Sunday, December 5, 2010

Cheese Haven, Port Clinton, Ohio



Though we live in Missouri, Sue and I make it at least once a year to Cheesehaven—preferably before the holidays, so we can stock up on goodies for our entertaining. And in our checked luggage, we always smuggle back to Missouri a couple pounds of extra sharp, ten- or eleven-year-old white cheddar, some smoked fish, and a bierwurst.

(When we’re in northern Ohio, we also try to make it to the Vermilion Farm Market, which I’ve told you about before.)

Why am I writing about northern Ohio, in a blog by a Missouri gal? (1) Because it’s where Sue’s from, and we go there often to visit her family. It’s part of our life, and this blog is about our shenanigans. (Yes?) (2) Because northern Ohio’s a great place to visit. (3) Because I’m trying to reinforce a general point, here, about celebrating local businesses and local flavors. (4) And because the Midwest isn’t as lame and homogenized as the TV makes it out to be.

To be honest, the first time I saw a billboard for Cheese Haven (though the logo closes it up as “Cheesehaven,” I think it’s technically two words), I figured it was some kind of tourist-trap cheese outlet filled with lots of ultraprocessed and rubbery, flavorless cheeses for the masses. And lots of nightmare salty jerky. They’re right on a highway exit! In other words, because I read Gourmet magazine and watched the Food Network, I figured I was more classy than Cheese Haven.




I was wrong. There are treasures at Cheese Haven for every culinary taste, from the common to the extraordinary. And if you are looking for some local specialties, you can find them here. (Well, okay, if you’re vegan, you’re probably out of luck. But I digress.)

Here’s What They Carry

Cheese, and lots of it. I’m partial to the aged white cheddar, but there is much more. They’re famous for their smoked cheese, and they have a large selection of flavored types (salami, garlic, hot pepper, and caraway cheeses, for example); standard varieties such as Swiss, Colby, bleu, Gouda, Muenster, and Brie; and a growing list of imported cheeses. They usually have samples available (though I don’t think you’re supposed to make a free meal out of it).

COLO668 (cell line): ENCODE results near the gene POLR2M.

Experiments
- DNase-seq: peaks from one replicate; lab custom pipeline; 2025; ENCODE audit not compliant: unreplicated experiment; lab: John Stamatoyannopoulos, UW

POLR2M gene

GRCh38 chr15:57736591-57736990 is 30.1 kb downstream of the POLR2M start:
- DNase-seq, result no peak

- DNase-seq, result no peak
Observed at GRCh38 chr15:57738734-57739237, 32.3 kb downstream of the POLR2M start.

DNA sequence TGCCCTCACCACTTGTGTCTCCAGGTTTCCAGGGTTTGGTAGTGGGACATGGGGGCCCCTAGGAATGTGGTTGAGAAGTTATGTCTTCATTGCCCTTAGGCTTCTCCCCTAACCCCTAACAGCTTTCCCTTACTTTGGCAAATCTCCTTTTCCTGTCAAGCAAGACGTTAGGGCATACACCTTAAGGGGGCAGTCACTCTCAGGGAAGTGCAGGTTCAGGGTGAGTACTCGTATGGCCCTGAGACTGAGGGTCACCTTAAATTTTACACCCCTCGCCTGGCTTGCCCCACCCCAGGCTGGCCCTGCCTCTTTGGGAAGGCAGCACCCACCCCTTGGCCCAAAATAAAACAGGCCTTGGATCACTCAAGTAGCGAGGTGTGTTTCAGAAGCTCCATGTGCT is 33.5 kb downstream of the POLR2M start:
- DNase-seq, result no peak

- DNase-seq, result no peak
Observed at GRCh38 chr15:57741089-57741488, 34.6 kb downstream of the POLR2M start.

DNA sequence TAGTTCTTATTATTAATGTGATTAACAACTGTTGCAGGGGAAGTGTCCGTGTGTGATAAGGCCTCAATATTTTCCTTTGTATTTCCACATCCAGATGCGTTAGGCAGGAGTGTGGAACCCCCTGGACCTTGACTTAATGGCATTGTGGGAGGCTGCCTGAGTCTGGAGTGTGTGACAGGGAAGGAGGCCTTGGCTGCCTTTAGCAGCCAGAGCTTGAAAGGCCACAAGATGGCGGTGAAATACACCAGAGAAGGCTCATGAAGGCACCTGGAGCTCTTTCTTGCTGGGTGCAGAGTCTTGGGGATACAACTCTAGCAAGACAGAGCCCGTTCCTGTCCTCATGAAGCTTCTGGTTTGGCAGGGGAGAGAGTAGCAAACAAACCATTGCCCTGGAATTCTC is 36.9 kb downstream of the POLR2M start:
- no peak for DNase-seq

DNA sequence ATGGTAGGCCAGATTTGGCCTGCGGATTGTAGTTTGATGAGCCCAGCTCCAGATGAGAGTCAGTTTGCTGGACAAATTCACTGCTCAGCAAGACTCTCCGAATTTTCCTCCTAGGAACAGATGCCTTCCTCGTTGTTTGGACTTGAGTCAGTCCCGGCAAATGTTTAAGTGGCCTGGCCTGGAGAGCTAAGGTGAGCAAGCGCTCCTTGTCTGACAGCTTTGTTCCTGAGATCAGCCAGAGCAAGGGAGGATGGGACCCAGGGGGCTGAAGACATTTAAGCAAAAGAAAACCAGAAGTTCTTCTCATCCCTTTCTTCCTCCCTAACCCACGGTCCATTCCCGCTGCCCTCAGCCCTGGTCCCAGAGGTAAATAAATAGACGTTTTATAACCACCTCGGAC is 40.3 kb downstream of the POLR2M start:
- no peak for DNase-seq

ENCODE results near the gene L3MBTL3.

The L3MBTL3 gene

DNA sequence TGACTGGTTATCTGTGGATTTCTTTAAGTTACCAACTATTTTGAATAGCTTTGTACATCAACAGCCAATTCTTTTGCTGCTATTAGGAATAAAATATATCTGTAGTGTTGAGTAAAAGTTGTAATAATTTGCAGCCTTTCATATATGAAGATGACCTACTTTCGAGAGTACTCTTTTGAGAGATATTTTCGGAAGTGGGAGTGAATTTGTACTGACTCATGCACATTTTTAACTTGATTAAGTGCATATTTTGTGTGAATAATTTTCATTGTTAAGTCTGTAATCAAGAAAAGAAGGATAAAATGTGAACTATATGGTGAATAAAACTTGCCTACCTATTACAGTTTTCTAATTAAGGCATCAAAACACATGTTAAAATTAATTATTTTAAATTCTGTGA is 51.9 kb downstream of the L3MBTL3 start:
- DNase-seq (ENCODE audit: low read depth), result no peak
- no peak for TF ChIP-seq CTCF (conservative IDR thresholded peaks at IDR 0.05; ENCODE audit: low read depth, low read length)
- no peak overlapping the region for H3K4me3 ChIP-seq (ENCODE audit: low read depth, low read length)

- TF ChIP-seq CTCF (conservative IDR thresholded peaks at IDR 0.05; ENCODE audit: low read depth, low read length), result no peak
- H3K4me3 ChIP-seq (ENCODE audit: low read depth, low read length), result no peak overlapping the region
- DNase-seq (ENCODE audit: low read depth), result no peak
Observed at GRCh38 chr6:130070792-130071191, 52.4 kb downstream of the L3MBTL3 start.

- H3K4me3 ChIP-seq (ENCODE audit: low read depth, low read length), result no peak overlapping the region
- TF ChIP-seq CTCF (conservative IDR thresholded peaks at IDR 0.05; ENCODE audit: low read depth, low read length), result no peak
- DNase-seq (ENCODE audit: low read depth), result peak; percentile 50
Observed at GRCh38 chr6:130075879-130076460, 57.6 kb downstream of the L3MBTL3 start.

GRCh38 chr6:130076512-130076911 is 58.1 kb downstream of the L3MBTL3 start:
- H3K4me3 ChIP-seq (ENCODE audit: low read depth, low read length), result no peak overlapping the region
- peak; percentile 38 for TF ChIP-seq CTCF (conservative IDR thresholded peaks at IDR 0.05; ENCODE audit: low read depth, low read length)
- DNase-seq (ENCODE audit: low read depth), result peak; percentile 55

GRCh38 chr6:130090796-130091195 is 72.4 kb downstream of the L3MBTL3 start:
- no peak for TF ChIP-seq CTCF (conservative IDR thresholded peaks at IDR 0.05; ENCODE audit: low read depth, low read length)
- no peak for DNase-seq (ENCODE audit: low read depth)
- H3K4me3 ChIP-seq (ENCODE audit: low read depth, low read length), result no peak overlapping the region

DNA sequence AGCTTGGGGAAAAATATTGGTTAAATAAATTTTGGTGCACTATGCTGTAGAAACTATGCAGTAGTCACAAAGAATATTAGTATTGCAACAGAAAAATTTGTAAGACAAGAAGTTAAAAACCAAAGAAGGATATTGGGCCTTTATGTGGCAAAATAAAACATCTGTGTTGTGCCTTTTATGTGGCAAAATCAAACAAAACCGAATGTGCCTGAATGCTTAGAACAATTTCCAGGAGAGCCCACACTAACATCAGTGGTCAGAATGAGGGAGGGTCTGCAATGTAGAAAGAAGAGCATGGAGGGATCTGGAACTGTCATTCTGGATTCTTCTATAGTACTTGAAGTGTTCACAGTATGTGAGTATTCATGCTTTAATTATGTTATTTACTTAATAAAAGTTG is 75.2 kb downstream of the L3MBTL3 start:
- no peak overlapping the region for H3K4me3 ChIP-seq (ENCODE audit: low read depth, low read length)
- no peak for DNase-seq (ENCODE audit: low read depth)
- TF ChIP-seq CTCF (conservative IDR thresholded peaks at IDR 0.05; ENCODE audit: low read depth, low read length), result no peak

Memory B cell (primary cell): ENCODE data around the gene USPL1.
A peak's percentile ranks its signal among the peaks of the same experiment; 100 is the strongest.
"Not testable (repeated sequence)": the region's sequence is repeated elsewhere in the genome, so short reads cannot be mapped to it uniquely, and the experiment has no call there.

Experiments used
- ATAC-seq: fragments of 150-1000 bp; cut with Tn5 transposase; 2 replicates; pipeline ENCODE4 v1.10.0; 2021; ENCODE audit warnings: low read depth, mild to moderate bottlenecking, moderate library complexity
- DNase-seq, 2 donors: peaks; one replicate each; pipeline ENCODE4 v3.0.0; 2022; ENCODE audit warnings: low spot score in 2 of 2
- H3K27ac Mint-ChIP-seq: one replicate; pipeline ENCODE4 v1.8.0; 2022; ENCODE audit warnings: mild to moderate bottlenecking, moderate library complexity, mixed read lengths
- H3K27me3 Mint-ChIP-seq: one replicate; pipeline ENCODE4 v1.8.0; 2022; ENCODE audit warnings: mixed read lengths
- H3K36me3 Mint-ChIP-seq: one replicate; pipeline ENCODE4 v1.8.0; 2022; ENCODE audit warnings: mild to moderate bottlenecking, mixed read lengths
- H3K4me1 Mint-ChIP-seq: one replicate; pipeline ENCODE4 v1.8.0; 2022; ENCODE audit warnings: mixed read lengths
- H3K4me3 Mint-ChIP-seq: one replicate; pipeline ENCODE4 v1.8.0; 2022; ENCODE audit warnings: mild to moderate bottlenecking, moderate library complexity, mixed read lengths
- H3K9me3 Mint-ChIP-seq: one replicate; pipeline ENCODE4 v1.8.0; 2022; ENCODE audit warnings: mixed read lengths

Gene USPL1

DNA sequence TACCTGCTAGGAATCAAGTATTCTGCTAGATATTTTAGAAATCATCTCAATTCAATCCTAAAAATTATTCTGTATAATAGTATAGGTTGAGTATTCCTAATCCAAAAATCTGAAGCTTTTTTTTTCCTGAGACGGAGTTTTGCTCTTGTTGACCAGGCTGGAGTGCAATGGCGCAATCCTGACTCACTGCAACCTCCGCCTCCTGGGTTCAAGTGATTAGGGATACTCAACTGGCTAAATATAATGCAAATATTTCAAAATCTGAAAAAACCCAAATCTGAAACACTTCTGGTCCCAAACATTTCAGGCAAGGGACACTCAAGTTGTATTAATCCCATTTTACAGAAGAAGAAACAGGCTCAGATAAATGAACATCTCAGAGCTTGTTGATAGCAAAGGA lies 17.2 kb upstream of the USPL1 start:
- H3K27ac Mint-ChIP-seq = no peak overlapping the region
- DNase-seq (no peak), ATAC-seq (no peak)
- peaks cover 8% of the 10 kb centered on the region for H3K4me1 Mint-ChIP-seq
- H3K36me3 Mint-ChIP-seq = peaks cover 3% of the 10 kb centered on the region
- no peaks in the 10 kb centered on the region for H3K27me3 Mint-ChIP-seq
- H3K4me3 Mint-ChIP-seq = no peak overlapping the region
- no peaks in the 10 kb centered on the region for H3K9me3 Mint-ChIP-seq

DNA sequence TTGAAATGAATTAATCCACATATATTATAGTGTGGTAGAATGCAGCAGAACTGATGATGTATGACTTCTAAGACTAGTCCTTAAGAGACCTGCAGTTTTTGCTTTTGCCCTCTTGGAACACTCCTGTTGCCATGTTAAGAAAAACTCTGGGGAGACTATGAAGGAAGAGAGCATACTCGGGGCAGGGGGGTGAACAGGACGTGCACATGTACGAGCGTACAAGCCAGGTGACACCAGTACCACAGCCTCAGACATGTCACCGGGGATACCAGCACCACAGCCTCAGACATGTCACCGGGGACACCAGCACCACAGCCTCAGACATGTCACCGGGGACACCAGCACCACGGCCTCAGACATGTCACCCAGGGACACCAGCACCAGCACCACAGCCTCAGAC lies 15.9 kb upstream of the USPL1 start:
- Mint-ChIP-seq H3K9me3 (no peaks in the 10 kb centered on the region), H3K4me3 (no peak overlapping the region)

Sausage, meats, and smoked fish. Their beef snack sticks are quite popular, and these make “Slim Jims” seem like parts of a brine-soaked old shoe. Which is to say, the beef snack sticks are actually quite meaty and delicious.




They carry a full line of deli meats, but perhaps the most notable is the store’s own bierwurst, which is made locally for Cheese Haven, using a family recipe that’s been used by the store since it opened in 1949. (It reminds me a lot of the Hott & Asel “baloney,” or garlic sausage, that my own neighborhood association has had made up, based on another vintage recipe, and sold as a fund-raiser.) I think the bierwurst is just the kind of thing you need at your New Year’s Eve party.




And the smoked fish is something we don’t get much around here in Missouri. Until I went to Cheese Haven, the only smoked fish I knew was the raw-looking salmon type—basically lox. But this is the dry-smoked stuff, and although it looks rather creepy and mummified, it is absolutely delicious! It’s intensely flavorful. It’s generally local fish from Lake Erie. Cheese Haven always has some kind of smoked fish available, though the types vary by season. The smoked catfish, for instance, is only available in the spring.

I particularly love the smoked trout and salmon. When I’m feeling decadent, I’ll make a quick pâté out of a bit of it (crumbled) beaten into some cream cheese and chopped shallot. Triscuits really love that kind of thing!

Condiments and relishes. Here again, it’s local. They sell their own brand of mustard, made in the store, as well as the complete line of Woeber’s mustards (from Springfield, Ohio). They also sell “Perfetto” marinara sauce from Sloopy’s Sports Café, a popular area restaurant. And there are jams and jellies, salsas, hot sauces, relishes, and pickles. And pickled eggs!